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Presidential Perspective: Vital Signs

Philip AmersonA biology class taken almost fifty years ago laid out four basic human vital signs: temperature, pulse, respiratory rate, and blood pressure. Recently, I wondered how good my memory was, so I did a little research and discovered I remembered correctly. However, just as I was giving myself an A+ in Vital Signs 101, I learned that other new “vital signs” have been added by modern medicine. Signs like pain, blood glucose or oxygen levels, pupil size, and an array of body chemistry tests are now included. The more we learn, the more we add to knowledge of the full range of indicators of health and vibrancy.

There is considerable interest today in the vital signs of congregations. In United Methodism we have the Vital Congregations Initiative. Jews are working with a program called Synagogue 3000. The Presbyterian, United Church of Christ, Nazarene, Episcopalian, African Methodist Episcopal, Lutheran, and Free Methodist churches all have programs focusing on benchmarks or measures of vitality. A major ecumenical research effort is housed at Hartford Seminary. It is called Faith Communities Today, and I recommend it as an exceptional resource on congregational life (http://faithcommunitiestoday.org).

In June 2012, Garrett-Evangelical hosted an ecumenical gathering of top-level researchers and practitioners to join in conversation about the Vital Congregations Initiative in The United Methodist Church (www. umvitalcongregations.org). The divergent group of stakeholders, led by Bishop John Schol of the Baltimore- Washington Conference, discussed how local churches can connect with new mission fields. “We have some challenges,” said Schol. “We see this in some of our statistics, but we also see a bright future as we live out our vision as United Methodists to connect with new generations of believers and to grow highly vital congregations.” The Rev. Amy Valdez-Barker, a Ph.D. student at Garrett-Evangelical, serves as the national project manager of the Vital Congregations Initiative.

I came away from the meetings encouraged. It was good to see an ongoing and open process designed to learn from others across denominational and research lines. This initiative is proceeding in prayerful and theologically-grounded ways. Currently, the research looks at congregational vitality in terms of indicators like worship attendance, small group participation, multiple worship styles, local mission outreach, etc. It seeks to hold congregational leaders, clergy, and laity accountable for the health of their local church. I also chuckle a bit. I remember such collecting of data from my early days as a pastor. In fact, I remember my pastor father collecting such data in the 1950s. This has been going on for a long time. Today we have put the information on dashboards and can access it more quickly on our computers, but similar efforts were done in the past, except the data was collected in notebooks.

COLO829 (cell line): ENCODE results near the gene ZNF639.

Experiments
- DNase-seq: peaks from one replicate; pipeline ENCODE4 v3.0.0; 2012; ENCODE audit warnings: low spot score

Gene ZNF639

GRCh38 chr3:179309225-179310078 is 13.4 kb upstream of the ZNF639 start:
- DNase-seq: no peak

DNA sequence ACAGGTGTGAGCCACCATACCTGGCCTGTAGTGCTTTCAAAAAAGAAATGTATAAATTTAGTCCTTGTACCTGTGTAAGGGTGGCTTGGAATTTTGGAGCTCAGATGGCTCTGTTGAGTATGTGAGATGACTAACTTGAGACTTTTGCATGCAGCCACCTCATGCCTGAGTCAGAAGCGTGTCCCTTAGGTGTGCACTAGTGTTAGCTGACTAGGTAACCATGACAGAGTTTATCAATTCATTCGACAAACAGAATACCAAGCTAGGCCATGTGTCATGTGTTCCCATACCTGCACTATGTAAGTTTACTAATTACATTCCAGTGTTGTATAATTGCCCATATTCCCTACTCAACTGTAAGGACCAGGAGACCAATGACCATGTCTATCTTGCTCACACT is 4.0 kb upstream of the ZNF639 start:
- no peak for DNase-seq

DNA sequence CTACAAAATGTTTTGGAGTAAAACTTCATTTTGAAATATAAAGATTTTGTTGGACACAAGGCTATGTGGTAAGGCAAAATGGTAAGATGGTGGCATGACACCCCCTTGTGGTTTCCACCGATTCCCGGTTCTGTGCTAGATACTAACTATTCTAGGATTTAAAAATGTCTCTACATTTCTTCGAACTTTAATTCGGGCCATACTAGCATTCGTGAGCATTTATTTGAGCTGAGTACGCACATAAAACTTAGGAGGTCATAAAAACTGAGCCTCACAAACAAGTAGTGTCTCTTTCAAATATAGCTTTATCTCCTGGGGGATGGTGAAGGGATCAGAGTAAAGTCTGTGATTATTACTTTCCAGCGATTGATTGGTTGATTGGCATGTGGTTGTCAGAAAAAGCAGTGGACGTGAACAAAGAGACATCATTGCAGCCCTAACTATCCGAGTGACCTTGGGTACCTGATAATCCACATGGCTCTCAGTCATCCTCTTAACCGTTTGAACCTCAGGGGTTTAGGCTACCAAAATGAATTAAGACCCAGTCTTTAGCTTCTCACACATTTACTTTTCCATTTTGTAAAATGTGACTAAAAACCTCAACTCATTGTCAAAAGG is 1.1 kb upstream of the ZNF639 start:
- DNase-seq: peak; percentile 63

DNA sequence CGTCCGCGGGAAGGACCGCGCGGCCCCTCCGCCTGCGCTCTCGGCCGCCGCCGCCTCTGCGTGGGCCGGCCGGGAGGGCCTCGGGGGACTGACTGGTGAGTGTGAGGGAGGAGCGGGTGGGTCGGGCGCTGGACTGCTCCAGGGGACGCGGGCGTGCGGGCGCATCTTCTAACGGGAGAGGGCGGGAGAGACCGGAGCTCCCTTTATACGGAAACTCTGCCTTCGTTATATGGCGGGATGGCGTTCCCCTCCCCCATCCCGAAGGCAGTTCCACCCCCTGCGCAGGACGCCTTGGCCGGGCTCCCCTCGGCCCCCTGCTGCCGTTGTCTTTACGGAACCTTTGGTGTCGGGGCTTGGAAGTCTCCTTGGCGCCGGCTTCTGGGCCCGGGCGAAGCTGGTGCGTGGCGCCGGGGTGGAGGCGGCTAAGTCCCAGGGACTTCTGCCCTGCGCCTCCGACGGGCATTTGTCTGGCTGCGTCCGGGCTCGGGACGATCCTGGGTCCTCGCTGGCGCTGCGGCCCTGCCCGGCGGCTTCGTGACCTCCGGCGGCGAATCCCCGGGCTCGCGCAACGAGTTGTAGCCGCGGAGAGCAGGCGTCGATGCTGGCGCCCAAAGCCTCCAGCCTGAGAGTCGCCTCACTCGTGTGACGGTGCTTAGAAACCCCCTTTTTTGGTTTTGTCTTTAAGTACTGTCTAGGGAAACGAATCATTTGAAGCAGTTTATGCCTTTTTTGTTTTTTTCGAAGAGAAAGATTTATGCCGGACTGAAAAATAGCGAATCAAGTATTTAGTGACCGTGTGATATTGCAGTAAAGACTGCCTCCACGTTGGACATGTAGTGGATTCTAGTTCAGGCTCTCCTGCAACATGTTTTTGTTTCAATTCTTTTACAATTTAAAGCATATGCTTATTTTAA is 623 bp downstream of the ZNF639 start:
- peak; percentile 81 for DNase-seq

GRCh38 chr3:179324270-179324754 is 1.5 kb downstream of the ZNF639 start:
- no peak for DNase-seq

The danger of depending on such research and a few measures of vitality for a congregation is that the data collected may miss what is occurring in the context all around. What of the neighborhood, the ecology, the schools, the economy? What of the untapped gifts of the people in the neighborhood or in the pew? And, as a seminary leader, I know we should assess the quality, passion, and commitments of emerging leaders. If an agrarian expert were asked to evaluate a farm, that researcher would not limit the review to the size, color, or activities of the barn alone. The researcher would want to know about the soil, the water sources, the history of environmental care, and the potential for crop production or livestock in the future. One would need to know what kind of farmer would be needed and what preparation she or he should have for the future. I am simply calling for some “new” signs of vitality to be added to our list of congregational vital signs in 2012 and beyond.

For example, we at Garrett-Evangelical will be giving attention to what clergy and congregational leaders in various settings are discovering today. These front line practitioners have critical knowledge to share. Dr. John A. Rich, chair of the Department of Health Management at Drexel University, is a remarkable, Harvard-educated physician who graduated at the top of his class. Instead of seeking a career in a highly regarded position, he instead decided to work in programs that addressed basic and critical health care needs for poor, urban neighborhoods. Recently, when asked for one idea to improve health care in our communities, he replied simply, “Discover who in your neighborhood helps make it a healthier place and ask how will we honor them.”

I give thanks for the work of the Vital Congregations Initiative and for places like Garrett-Evangelical Theological Seminary. Even more, I give thanks for courageous clergy and lay leaders who serve in places that too often go unrecognized. Most of all, I give thanks for the rising generation of students who have accepted God’s call to serve Christ. It is remarkable to see them and hear their stories of faith and hope. For me, these future leaders are the most important vital signs of all. 

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